GVSU joins MiSTEM Network
State grant to help university propel STEM education in Michigan
Grand Valley State University will join a new statewide initiative to deepen the level at which Michigan engages in science, technology, engineering and mathematics (STEM) education. The brand new MiSTEM Network recently received nearly $1.3 million in state funding, a portion of the $100 million for workforce development in Michigan that Gov. Rick Snyder revealed last week. GVSU’s Regional Math and Science Center (RMSC) will receive $110,000 of that state funding, propelling the center to become a force in STEM educational development in the West Michigan region as one of the 16 MiSTEM Networks being implemented across the state.
“MiSTEM is a brand new initiative,” said Kristofer Pachla, director of the RMSC. “It was really formed with the creation of last year’s fiscal budget. Before that, it had been talked about at the state level, but nothing had been really solidified.”
The new network is meant to help students, but it’s also aimed at changing the larger culture. According to Pachla, Michigan’s workforce will have a continually increasing need for individuals trained in STEM disciplines in the near future.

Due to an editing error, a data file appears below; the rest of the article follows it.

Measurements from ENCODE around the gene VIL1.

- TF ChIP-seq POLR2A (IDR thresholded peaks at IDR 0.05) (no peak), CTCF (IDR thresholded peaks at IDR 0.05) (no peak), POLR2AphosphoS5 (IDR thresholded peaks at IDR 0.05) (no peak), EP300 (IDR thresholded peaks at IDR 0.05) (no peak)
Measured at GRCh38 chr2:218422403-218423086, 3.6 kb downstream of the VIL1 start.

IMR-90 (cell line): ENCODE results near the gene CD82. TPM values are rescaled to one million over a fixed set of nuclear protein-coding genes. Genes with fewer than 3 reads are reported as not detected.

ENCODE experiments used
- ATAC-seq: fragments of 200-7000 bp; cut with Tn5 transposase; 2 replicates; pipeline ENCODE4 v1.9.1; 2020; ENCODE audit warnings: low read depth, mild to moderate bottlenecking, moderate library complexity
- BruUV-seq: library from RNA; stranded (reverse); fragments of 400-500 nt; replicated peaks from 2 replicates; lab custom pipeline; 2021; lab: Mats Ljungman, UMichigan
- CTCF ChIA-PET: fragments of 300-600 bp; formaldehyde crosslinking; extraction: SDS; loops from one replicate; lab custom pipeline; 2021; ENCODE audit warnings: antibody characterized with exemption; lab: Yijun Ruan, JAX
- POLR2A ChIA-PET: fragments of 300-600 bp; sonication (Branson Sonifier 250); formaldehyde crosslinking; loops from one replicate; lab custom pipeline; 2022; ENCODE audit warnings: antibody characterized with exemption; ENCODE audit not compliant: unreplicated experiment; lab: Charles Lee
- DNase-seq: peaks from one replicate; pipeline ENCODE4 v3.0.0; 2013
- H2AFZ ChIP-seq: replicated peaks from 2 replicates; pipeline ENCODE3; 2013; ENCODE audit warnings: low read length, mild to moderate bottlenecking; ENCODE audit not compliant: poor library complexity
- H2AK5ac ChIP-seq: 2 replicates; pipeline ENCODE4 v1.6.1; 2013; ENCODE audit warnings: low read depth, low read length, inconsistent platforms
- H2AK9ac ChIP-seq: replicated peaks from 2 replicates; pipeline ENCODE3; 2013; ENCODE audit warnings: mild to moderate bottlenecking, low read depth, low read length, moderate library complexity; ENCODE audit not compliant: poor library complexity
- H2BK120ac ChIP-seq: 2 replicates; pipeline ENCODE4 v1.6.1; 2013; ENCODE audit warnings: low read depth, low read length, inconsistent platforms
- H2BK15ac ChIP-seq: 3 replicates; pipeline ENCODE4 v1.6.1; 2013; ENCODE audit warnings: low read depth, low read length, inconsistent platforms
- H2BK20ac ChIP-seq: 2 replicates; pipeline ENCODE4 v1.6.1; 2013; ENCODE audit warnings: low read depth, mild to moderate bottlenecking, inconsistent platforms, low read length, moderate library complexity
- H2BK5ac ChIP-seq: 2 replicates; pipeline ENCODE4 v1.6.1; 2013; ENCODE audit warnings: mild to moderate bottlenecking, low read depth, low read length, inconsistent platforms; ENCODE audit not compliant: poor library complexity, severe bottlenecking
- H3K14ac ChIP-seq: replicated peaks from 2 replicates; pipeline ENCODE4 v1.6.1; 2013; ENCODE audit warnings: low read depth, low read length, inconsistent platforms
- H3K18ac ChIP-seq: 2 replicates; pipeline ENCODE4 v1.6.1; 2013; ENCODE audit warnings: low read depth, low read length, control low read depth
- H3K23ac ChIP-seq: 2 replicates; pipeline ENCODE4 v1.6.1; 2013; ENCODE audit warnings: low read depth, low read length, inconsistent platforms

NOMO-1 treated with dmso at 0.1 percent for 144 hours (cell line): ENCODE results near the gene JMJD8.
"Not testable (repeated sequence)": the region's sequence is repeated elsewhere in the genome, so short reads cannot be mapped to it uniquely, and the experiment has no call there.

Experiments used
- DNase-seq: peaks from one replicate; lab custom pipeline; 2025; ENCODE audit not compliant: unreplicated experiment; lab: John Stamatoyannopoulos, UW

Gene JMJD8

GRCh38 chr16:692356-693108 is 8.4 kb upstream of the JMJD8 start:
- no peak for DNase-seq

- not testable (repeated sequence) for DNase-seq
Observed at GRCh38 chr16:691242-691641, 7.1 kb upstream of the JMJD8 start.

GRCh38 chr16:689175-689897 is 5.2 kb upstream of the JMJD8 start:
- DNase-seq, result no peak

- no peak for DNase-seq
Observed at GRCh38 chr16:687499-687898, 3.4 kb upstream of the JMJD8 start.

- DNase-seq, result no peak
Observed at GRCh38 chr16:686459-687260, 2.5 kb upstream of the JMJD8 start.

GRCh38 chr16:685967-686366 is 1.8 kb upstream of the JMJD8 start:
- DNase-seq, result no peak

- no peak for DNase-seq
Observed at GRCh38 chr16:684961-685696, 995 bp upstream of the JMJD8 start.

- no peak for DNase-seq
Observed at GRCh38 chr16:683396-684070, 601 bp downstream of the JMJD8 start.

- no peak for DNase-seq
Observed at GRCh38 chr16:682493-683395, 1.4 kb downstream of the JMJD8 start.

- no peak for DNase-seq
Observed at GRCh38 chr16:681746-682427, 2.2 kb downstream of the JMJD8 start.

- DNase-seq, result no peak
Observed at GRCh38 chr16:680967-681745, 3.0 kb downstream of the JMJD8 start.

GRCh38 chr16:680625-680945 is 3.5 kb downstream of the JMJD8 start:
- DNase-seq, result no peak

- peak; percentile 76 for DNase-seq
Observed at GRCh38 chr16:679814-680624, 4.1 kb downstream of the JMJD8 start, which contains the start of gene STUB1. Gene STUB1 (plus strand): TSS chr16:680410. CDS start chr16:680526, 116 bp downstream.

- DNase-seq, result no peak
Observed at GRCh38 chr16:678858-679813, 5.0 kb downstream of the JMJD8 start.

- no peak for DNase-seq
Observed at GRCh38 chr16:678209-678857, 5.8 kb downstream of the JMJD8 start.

“There are a lot of jobs that are going to be showing up in Michigan in the next 10 years or so that are really high tech,” he said. “We’re looking at finding ways to engage students in opportunities and increase access to STEM education. I think it’s really important to note that Grand Valley has a lot of good internship opportunities and job connections in all their STEM fields, too.”
The creation of the MiSTEM Network is just the latest in a series of moves that seem to be making GVSU a more STEM-focused school. The fall 2018 semester will also mark the beginning of another new program, Retaining and Inspiring students in Science and Engineering (RISE), aimed at helping low-income freshmen looking to pursue STEM degrees. Because the RMSC will be one of the better-funded branches of this new network, GVSU will perhaps have greater potential to impact STEM education across the state than some of the other networks.
“I think this has a huge opportunity to engage students, teachers and everyone in the region and promote equity in STEM,” Pachla said. “We’re going to use those dollars to support the staff members we’ll be hiring. We’ll be hiring two staff members to work on the MiSTEM Network, and each of those staff will be focused on different components.”
Pachla said one of the staff members will be focused on the K-12 side, while the other will be looking at connecting various businesses to education. This also includes looking at what it means to be a STEM culture.
“The money will also go to start-up and travel costs,” Pachla said. “It is a statewide network, and we’ll have to make sure we have opportunities to travel and really collaborate on that level.”
There is still a lot that must be done before this project can be fully realized. Pachla, however, is optimistic about how long it will take to come to fruition.
“We’re still in the strategic planning stage where we’re trying to figure out what the needs of the region are,” he said. “We anticipate that the network will be up and running no later than October 1st of this year, but realistically, it’ll probably be much earlier than that.”